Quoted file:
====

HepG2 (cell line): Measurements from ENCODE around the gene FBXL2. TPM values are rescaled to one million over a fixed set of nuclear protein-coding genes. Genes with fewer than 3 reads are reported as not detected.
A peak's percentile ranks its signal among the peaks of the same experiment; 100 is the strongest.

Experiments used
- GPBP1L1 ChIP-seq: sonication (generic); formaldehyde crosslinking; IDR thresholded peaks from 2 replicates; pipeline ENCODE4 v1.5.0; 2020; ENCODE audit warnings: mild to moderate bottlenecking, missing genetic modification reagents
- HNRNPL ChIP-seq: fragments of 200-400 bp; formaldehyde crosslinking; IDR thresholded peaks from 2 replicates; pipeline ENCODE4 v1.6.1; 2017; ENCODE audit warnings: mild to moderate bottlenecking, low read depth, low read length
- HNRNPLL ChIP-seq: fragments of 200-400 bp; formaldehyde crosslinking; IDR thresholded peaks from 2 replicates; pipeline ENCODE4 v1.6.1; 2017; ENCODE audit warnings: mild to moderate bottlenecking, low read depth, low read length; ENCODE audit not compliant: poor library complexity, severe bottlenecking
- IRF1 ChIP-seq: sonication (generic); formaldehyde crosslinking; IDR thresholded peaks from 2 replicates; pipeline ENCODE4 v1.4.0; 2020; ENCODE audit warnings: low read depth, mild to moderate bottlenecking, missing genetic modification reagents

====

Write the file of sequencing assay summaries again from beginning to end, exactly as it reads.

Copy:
HepG2 (cell line): Measurements from ENCODE around the gene FBXL2. TPM values are rescaled to one million over a fixed set of nuclear protein-coding genes. Genes with fewer than 3 reads are reported as not detected.
A peak's percentile ranks its signal among the peaks of the same experiment; 100 is the strongest.

Experiments used
- GPBP1L1 ChIP-seq: sonication (generic); formaldehyde crosslinking; IDR thresholded peaks from 2 replicates; pipeline ENCODE4 v1.5.0; 2020; ENCODE audit warnings: mild to moderate bottlenecking, missing genetic modification reagents
- HNRNPL ChIP-seq: fragments of 200-400 bp; formaldehyde crosslinking; IDR thresholded peaks from 2 replicates; pipeline ENCODE4 v1.6.1; 2017; ENCODE audit warnings: mild to moderate bottlenecking, low read depth, low read length
- HNRNPLL ChIP-seq: fragments of 200-400 bp; formaldehyde crosslinking; IDR thresholded peaks from 2 replicates; pipeline ENCODE4 v1.6.1; 2017; ENCODE audit warnings: mild to moderate bottlenecking, low read depth, low read length; ENCODE audit not compliant: poor library complexity, severe bottlenecking
- IRF1 ChIP-seq: sonication (generic); formaldehyde crosslinking; IDR thresholded peaks from 2 replicates; pipeline ENCODE4 v1.4.0; 2020; ENCODE audit warnings: low read depth, mild to moderate bottlenecking, missing genetic modification reagents